April 16, 2013 | POSTED BY | Articles, Involvement, Organized Optometry
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2012-2013 AOSA BoT
Picture courtesy of Brian Park

Each of the 23 optometry schools has an AOSA Trustee and a Trustee-Elect making up the Board of Trustees (BoT), along with an executive council consisting of a President, Vice President, Treasurer, and Secretary. We have 2 board meetings a year, one in January in St. Louis and one at Optometry’s Meeting in June. At the meetings we advocate for the students’ best interests, learn about industry and organized optometry, and learn about the opportunities available to students. We then take that information back to our individual schools and deliver that information back to the students.

At each school the American Optometric Student Association (AOSA) chapter is structured differently, but I can give you an inside look at how our Chapter works at IAUPR. Every student enrolled at the school is allowed to be a member of AOSA. This past year we established an AOSA Council consisting of 10 members, all representing organized optometry or AOA affiliates: Optometry’s Meeting, InfantSEE, American Academy of Optometry, NBEO, the contact lens and cornea section, Optometry Giving Sight, American Public Health Association, AOA-PAC, Optometric Extension Program and Low Vision, and Sports Vision. Each member of the council is responsible for keeping the students of IAUPR up to date on current happenings of the national organization. We also ask them to do one fundraiser a year and one educational event a semester. This helps to keep everyone involved and informed about all the different areas of optometry.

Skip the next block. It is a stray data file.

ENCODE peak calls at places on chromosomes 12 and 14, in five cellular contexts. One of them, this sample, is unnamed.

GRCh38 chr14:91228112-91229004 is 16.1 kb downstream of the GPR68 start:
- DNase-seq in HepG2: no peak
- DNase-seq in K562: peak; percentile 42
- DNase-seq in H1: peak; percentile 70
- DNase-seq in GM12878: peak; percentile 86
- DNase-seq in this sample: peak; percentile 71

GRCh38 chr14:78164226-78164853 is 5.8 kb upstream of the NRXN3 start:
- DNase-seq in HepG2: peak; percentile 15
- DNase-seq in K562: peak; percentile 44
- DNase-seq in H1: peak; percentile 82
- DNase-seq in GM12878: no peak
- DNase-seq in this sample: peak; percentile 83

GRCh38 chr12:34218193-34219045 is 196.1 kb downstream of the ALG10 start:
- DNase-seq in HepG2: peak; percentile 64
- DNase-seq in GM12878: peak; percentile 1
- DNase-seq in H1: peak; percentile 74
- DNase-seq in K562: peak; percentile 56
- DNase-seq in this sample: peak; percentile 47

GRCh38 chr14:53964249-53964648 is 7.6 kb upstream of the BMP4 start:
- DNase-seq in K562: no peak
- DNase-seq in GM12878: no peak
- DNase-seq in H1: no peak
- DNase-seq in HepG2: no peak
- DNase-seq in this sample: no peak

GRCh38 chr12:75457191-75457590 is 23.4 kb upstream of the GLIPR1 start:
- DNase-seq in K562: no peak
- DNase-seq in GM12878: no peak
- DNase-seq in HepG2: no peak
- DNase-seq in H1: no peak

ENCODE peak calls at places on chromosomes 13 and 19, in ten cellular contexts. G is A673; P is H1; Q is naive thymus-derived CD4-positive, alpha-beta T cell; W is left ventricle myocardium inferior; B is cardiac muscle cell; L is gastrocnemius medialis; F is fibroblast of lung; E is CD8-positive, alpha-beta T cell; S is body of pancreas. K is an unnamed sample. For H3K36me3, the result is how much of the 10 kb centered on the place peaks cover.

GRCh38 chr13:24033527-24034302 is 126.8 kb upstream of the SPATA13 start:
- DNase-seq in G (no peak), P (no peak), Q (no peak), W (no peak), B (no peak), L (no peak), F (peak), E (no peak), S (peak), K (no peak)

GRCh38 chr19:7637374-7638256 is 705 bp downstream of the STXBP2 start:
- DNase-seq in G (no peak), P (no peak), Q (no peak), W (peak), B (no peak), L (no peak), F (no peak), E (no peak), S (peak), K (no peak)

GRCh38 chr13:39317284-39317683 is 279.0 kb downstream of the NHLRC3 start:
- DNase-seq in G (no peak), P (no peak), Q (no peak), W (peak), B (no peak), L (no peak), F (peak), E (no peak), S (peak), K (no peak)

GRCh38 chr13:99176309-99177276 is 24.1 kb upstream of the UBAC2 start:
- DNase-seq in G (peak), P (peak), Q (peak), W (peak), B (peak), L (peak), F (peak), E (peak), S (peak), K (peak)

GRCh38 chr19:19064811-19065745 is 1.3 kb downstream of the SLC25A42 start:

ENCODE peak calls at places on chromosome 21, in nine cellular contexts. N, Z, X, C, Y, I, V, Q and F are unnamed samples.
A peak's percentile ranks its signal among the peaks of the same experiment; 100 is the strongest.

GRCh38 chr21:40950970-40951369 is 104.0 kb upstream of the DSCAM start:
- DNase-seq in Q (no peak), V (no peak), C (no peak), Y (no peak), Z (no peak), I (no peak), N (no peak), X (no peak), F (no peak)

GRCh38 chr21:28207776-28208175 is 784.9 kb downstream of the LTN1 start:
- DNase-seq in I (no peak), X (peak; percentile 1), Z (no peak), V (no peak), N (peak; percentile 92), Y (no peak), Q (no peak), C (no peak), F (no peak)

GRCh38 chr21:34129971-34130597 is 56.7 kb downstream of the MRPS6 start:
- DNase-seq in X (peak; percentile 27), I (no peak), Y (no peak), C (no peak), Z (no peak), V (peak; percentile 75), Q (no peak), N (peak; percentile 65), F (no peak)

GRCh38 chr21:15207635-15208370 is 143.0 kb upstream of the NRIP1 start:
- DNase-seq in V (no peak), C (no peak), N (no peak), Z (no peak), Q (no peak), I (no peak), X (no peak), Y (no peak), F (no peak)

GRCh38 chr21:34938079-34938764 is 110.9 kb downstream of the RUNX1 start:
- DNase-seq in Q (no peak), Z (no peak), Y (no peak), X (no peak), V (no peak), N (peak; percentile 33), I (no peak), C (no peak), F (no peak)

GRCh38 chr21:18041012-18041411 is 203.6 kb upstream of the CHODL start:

As a member of the AOSA BoT, I have had many great experiences, including the opportunity to meet many people in the field. AOSA has definitely broadened my knowledge of the field of optometry. For example, this past July Wal-Mart sponsored the Trustee-Elects to go to Bentonville, Arkansas, and tour one of their optical manufacturing plants, one of the largest in the nation. There were also team building exercises, and we were able to tour Wal-Mart’s headquarters for an inside view of what makes such a big company successful. In March, the Vision Council sponsored one BoT member from each school to go to Vision Expo East in New York City. This was my first visit to the city, and being able to experience such a big trade show was an amazing opportunity. I have been able to learn so much about my future profession from being a part of AOSA.

I encourage all optometry students to get involved in an area of optometry that interests you. What we learn in school is only the beginning. By participating in an organization such as the AOSA at the local, national, or international level, you will learn so much more about the field and the people in it. Together, we can make optometry better than ever!